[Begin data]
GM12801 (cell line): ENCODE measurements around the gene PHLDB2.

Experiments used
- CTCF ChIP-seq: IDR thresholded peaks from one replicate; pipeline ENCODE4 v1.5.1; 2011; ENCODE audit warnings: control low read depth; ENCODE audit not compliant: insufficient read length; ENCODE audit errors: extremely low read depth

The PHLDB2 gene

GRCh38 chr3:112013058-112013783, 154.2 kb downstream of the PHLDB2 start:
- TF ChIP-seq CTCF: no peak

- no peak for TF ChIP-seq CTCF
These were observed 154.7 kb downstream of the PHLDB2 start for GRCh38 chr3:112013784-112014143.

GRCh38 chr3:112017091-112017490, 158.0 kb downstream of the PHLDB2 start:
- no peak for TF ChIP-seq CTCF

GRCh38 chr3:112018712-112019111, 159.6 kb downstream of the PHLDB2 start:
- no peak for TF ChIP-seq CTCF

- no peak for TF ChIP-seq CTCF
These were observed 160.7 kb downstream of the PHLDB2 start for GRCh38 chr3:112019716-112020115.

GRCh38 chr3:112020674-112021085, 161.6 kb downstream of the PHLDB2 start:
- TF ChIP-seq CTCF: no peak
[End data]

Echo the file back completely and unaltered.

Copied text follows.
GM12801 (cell line): ENCODE measurements around the gene PHLDB2.

Experiments used
- CTCF ChIP-seq: IDR thresholded peaks from one replicate; pipeline ENCODE4 v1.5.1; 2011; ENCODE audit warnings: control low read depth; ENCODE audit not compliant: insufficient read length; ENCODE audit errors: extremely low read depth

The PHLDB2 gene

GRCh38 chr3:112013058-112013783, 154.2 kb downstream of the PHLDB2 start:
- TF ChIP-seq CTCF: no peak

- no peak for TF ChIP-seq CTCF
These were observed 154.7 kb downstream of the PHLDB2 start for GRCh38 chr3:112013784-112014143.

GRCh38 chr3:112017091-112017490, 158.0 kb downstream of the PHLDB2 start:
- no peak for TF ChIP-seq CTCF

GRCh38 chr3:112018712-112019111, 159.6 kb downstream of the PHLDB2 start:
- no peak for TF ChIP-seq CTCF

- no peak for TF ChIP-seq CTCF
These were observed 160.7 kb downstream of the PHLDB2 start for GRCh38 chr3:112019716-112020115.

GRCh38 chr3:112020674-112021085, 161.6 kb downstream of the PHLDB2 start:
- TF ChIP-seq CTCF: no peak